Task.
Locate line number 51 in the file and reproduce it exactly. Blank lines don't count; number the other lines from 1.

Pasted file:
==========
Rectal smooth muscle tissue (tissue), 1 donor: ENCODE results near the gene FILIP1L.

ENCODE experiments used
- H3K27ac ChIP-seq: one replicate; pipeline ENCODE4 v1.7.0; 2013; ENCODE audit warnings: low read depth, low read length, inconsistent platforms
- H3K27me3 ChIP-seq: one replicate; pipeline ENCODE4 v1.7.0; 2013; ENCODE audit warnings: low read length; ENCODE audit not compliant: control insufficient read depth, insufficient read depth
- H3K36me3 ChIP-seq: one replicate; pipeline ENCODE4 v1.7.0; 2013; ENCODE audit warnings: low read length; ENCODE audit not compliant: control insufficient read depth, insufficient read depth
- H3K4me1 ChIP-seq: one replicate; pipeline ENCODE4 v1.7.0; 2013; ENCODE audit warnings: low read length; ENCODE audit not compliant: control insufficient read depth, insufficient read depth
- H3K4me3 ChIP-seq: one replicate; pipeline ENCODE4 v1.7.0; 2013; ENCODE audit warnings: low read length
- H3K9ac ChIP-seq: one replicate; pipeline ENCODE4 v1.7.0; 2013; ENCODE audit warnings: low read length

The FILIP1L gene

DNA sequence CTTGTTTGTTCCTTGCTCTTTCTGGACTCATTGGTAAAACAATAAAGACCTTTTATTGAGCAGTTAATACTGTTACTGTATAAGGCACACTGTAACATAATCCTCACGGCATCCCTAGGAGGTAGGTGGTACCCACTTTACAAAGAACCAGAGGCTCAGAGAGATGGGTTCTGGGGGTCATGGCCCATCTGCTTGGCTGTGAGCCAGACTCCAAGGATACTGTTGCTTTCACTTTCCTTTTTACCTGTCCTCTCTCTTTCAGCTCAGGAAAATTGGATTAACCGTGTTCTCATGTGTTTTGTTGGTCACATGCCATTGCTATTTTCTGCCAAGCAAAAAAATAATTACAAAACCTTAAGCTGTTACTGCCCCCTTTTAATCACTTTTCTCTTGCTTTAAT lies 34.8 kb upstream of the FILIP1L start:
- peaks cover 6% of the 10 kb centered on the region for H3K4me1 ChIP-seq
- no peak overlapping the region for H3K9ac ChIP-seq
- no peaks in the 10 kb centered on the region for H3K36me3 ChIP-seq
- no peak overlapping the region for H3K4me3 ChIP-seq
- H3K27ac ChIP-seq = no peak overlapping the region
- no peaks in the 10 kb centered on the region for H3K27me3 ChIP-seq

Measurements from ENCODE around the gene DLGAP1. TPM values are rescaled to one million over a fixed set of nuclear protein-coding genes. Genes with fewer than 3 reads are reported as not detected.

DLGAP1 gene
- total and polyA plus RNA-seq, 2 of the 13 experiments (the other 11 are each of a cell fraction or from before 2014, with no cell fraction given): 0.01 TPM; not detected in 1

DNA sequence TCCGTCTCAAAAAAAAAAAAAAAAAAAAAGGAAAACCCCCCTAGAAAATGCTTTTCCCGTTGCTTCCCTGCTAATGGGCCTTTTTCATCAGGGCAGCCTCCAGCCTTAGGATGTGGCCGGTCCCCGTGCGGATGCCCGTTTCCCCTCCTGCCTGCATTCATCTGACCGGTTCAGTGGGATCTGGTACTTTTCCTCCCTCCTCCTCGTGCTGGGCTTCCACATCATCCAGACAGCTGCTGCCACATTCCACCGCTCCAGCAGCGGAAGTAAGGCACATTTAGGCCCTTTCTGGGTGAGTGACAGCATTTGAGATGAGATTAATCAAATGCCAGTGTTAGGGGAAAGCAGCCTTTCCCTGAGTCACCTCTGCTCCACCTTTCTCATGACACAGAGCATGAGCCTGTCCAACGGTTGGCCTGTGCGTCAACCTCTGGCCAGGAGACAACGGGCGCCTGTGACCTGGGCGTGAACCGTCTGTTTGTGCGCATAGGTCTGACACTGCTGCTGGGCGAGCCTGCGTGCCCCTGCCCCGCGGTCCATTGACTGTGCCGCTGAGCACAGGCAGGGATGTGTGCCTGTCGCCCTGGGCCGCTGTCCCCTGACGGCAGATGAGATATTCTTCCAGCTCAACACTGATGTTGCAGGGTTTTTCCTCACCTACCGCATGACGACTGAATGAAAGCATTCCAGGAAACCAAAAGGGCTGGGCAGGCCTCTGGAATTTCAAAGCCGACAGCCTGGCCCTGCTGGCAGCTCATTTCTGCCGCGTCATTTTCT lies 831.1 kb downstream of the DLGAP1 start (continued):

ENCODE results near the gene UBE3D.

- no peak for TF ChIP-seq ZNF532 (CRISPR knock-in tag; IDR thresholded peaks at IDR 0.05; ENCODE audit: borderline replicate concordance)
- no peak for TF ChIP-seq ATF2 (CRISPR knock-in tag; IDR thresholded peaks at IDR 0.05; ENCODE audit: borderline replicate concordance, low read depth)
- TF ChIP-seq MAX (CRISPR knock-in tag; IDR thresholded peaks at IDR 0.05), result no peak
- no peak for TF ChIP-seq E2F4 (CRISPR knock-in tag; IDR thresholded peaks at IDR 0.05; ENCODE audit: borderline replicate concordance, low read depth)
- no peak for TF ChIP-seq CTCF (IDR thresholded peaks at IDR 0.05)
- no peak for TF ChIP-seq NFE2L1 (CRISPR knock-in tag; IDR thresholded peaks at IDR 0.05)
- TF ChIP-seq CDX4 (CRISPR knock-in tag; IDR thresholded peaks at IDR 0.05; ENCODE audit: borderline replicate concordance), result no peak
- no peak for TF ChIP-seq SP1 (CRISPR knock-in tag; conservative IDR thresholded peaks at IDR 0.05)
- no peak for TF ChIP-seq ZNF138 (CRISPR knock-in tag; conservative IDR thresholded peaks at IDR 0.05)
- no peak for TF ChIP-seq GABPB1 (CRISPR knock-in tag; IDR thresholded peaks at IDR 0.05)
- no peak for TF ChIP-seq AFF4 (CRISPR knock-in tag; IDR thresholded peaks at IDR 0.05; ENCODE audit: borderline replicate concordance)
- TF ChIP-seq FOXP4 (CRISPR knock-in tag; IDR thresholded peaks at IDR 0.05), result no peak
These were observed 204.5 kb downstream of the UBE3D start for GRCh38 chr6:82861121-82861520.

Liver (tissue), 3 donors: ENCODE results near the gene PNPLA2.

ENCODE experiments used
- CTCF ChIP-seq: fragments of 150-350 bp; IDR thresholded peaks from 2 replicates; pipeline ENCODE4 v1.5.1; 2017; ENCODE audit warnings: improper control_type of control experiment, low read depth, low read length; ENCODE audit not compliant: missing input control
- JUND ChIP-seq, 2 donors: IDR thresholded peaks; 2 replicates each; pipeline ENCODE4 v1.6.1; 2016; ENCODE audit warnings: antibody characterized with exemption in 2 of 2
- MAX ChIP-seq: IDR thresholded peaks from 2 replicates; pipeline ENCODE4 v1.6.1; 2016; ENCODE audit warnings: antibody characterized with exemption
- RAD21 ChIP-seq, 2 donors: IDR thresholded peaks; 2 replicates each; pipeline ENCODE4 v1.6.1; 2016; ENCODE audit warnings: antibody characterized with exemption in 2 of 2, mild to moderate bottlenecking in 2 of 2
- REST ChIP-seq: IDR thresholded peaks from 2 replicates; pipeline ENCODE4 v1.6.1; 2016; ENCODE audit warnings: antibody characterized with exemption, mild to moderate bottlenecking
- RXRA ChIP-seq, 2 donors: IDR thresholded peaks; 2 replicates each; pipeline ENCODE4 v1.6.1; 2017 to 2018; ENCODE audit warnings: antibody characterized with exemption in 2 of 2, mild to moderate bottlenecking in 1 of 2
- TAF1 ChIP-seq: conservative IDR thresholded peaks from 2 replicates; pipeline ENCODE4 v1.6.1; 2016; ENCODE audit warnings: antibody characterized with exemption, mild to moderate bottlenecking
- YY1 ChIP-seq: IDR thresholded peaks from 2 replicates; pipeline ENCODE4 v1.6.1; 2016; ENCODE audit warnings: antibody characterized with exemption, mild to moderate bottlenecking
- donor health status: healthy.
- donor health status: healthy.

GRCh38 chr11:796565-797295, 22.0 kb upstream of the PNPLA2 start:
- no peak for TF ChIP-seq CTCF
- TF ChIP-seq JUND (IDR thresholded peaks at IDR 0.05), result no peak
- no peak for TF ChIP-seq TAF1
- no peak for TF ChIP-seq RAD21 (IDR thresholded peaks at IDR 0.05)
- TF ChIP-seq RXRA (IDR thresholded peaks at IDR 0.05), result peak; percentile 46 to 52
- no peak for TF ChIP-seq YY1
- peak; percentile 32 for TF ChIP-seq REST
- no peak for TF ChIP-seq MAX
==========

- no peak for TF ChIP-seq RAD21 (IDR thresholded peaks at IDR 0.05)